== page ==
Is there a version of `apply t in H`

that doesn't try to instantiate the parameters of `t`

after the one that matches `H`

? I have a certain object with projections and I'd like to apply a lemma along the lines of `forall obj, P obj -> forall i, P (projection i obj)`

to a hypothesis `P obj`

, but the tactic fails saying it can't guess `i`

.

that error could be fixed by `eapply`

, but if you want to get `forall i, ...`

, I'd recommend `pose proof (t _ H)`

instead

(omit `_`

if `obj`

was marked as implicit, as it IMHO should be)

I am already using `pose proof`

. I'd like to get a `forall i, ...`

conclusion while keeping all the usual advantages of `apply t in H`

over `pose proof (t _ _ (* count carefully*) H) as H';clear H';rename H' into H`

.

What about `specialize t with (1 := H) as H'`

?

You will still need the `clear H'; rename H' into H`

dance though because specialize accepts to clear the hypothesis you specialize but not the one you pass as an argument.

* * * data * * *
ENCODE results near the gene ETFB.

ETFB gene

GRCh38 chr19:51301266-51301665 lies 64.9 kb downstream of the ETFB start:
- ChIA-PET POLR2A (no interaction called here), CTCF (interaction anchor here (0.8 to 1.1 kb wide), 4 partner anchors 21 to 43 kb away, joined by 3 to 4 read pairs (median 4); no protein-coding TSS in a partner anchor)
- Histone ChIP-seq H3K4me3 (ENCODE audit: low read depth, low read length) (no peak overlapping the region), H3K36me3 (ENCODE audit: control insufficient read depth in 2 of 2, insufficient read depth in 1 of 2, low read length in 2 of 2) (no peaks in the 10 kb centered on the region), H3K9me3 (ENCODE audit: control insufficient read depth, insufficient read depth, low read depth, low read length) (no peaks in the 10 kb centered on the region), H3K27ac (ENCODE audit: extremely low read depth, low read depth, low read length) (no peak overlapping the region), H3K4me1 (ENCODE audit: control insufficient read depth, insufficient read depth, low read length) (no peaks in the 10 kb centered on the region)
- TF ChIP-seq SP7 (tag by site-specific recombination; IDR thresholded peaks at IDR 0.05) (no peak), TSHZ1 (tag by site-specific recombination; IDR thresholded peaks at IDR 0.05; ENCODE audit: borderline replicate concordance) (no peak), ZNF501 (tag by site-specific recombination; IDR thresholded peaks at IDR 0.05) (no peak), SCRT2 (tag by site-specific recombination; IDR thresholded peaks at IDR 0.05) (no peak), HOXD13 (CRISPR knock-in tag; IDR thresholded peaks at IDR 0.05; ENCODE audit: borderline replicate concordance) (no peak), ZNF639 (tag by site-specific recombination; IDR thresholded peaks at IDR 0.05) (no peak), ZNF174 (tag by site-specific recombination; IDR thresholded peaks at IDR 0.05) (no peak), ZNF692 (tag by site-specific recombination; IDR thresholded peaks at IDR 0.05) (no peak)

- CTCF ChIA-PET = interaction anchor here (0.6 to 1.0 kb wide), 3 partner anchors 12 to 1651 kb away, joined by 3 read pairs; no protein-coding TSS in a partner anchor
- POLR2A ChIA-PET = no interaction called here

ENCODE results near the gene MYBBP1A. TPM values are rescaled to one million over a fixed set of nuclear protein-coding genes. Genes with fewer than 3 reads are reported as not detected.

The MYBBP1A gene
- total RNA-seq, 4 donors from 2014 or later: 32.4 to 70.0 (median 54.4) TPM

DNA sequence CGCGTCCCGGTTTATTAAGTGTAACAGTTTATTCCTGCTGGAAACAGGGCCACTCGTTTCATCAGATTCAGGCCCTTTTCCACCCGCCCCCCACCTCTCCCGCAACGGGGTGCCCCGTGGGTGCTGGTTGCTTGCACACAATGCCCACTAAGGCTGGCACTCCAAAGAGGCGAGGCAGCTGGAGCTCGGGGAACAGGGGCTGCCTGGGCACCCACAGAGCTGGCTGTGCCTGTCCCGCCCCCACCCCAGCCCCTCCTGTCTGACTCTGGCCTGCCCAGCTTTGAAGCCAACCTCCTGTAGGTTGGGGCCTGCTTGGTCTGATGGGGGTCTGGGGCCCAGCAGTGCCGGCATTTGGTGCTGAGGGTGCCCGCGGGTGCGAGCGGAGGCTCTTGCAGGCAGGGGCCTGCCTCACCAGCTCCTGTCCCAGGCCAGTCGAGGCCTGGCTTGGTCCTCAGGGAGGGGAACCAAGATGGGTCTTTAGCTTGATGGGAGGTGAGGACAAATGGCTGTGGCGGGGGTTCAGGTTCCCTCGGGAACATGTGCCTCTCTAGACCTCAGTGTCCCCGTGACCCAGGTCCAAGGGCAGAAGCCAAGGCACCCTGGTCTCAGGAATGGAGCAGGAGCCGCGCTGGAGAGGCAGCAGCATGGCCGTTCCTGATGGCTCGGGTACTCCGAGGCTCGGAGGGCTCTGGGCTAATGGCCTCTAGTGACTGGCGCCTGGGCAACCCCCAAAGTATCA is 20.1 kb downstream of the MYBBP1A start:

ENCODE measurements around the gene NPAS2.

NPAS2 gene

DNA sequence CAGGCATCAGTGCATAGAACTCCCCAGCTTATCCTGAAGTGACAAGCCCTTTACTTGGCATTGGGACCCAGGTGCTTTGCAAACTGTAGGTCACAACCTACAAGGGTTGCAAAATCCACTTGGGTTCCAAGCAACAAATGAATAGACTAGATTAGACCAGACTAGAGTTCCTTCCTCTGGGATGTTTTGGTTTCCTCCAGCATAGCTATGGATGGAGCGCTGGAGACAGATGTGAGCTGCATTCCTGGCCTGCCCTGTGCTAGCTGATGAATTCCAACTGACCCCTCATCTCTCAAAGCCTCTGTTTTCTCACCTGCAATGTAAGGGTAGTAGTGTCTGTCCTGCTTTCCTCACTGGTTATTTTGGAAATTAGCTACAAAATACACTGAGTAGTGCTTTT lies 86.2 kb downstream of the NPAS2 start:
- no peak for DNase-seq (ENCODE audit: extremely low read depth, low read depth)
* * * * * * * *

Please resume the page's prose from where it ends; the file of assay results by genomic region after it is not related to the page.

I’d recommend Set Implicit Arguments to avoid counting.

I like how that avoids writing `_`

for dependent parameters. But I would also like to know if there is a solution that will make extra subgoals if `t`

has some earlier hypotheses that are not completely filled in by unification. My current lemma and the example I wrote above doesn't demonstrate that, but it's another reason I usually use `apply _ in`

instead of `pose proof`

when I can.

`move: H => /t H`

But that’s still just `specialize`

, it doesn’t create subgoals.

If `pose`

or `specialize`

could make subgoals like `refine`

does that would work, but I don't remember any variants that do that.

I think `apply`

would work if the `forall`

was hidden behind a named definition. I wouldn't want to write a custom definition for every lemma, but maybe there's another way to control where apply decides the arguments end and the conclusion begins?

Brandon Moore said:

If

`pose`

or`specialize`

could make subgoals like`refine`

does that would work, but I don't remember any variants that do that.

epose ?

That's one I had forgotten. To give goals rather than unresolved existentials, `unshelve epose proof`

seems to work.

Last updated: May 24 2024 at 21:01 UTC